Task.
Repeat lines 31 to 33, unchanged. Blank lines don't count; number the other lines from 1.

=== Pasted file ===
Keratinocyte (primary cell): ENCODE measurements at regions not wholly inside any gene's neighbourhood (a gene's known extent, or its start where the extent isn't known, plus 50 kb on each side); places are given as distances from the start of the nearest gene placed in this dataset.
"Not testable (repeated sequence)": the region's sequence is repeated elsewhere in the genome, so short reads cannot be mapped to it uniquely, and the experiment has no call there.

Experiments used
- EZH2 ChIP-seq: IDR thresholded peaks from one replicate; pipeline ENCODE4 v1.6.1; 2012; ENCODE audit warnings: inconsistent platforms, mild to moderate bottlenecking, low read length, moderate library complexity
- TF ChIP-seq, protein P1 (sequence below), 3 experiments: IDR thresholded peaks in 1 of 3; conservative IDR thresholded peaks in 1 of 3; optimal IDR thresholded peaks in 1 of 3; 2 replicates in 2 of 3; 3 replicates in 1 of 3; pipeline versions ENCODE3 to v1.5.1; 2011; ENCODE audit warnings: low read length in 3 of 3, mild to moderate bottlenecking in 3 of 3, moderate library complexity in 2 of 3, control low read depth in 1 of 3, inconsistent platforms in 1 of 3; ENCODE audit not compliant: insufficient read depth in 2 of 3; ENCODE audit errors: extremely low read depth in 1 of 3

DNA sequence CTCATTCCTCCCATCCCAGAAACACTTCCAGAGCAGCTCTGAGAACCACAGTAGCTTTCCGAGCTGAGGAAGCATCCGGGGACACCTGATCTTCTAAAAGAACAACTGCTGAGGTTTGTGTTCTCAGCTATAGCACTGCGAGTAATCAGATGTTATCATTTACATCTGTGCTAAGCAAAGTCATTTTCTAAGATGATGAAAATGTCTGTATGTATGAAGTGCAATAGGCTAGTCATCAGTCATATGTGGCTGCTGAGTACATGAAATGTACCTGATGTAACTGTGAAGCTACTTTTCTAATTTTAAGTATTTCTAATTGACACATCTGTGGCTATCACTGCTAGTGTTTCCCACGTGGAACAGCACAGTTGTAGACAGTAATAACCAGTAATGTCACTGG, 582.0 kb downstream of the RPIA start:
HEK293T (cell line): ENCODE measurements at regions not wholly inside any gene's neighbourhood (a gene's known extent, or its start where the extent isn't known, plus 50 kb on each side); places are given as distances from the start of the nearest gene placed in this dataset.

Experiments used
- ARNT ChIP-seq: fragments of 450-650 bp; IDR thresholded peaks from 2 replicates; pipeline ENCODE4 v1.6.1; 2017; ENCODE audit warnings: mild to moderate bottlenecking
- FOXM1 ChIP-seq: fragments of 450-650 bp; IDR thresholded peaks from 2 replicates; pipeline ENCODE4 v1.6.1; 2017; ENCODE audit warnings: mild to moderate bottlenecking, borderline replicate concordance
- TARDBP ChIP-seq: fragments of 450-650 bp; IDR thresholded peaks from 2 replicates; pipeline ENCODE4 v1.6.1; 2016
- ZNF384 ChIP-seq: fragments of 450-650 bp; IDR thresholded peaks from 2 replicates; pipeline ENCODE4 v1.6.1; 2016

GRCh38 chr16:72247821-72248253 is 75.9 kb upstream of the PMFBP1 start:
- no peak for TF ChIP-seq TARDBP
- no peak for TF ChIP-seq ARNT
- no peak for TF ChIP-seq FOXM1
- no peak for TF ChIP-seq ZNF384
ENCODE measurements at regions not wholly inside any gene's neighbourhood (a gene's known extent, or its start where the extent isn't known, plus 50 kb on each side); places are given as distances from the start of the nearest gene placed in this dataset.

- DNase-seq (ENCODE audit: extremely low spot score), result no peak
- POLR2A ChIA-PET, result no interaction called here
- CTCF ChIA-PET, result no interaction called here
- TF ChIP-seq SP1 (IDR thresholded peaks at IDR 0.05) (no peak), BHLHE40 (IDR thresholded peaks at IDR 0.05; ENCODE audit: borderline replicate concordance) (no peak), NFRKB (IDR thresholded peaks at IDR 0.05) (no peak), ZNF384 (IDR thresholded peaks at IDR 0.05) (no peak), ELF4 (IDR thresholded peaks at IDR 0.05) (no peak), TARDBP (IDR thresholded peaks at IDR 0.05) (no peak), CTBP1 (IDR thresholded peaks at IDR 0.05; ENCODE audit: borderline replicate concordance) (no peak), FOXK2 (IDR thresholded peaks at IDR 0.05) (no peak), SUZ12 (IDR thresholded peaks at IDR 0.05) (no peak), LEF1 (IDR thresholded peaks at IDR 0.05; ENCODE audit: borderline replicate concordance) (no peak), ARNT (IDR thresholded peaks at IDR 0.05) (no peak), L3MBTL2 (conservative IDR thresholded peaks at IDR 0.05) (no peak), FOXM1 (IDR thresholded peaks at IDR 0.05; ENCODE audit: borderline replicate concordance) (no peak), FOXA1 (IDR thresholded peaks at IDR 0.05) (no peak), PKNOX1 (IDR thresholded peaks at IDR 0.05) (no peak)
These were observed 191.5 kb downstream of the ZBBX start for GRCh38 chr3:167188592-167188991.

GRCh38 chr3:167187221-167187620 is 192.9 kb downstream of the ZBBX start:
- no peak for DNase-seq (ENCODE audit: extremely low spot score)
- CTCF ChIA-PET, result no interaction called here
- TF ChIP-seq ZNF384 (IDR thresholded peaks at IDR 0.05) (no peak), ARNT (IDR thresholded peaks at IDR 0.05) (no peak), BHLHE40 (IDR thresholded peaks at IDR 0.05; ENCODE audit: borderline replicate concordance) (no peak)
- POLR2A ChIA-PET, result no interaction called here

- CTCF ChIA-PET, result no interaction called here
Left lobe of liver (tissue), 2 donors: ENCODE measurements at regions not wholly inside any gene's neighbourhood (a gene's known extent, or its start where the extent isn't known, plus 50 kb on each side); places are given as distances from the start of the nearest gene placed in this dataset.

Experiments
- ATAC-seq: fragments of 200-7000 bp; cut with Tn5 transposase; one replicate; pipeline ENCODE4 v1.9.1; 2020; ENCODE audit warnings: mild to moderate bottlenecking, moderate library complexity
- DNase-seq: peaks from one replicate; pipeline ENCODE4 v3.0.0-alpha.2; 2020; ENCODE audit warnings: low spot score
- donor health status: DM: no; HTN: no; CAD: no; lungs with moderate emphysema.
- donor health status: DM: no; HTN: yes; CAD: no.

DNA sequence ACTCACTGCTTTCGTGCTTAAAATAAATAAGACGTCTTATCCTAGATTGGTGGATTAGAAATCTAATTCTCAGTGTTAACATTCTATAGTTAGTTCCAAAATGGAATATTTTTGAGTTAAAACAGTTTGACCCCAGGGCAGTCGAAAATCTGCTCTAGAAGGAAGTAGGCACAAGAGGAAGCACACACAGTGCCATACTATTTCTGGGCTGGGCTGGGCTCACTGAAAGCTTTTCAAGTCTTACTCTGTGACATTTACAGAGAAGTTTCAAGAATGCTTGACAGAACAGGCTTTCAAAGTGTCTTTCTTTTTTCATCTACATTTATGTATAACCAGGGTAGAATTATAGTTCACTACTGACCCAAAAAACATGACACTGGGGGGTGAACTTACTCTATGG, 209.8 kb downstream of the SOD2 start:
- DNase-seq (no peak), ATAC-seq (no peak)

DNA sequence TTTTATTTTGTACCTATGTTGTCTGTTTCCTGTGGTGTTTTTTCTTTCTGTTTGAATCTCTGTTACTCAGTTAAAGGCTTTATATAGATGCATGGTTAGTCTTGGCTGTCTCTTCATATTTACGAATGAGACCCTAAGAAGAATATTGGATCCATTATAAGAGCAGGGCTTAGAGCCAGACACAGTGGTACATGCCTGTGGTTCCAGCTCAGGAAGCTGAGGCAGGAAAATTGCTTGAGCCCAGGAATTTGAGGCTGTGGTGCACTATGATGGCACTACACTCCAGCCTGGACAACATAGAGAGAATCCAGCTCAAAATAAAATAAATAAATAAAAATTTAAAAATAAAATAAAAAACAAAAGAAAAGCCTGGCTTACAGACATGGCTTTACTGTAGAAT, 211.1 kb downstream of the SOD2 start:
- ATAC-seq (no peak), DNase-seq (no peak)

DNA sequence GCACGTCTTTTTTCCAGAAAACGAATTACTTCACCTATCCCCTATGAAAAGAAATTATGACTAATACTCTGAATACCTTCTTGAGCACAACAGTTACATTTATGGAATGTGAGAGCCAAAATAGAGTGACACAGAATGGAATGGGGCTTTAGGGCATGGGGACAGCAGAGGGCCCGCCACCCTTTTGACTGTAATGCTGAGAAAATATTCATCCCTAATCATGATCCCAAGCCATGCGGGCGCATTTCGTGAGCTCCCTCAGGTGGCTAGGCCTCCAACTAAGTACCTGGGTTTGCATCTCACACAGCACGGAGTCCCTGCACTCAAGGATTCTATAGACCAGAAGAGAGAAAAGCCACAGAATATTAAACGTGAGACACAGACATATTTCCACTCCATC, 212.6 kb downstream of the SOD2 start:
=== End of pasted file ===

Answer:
Experiments
- ATAC-seq: fragments of 200-7000 bp; cut with Tn5 transposase; one replicate; pipeline ENCODE4 v1.9.1; 2020; ENCODE audit warnings: mild to moderate bottlenecking, moderate library complexity
- DNase-seq: peaks from one replicate; pipeline ENCODE4 v3.0.0-alpha.2; 2020; ENCODE audit warnings: low spot score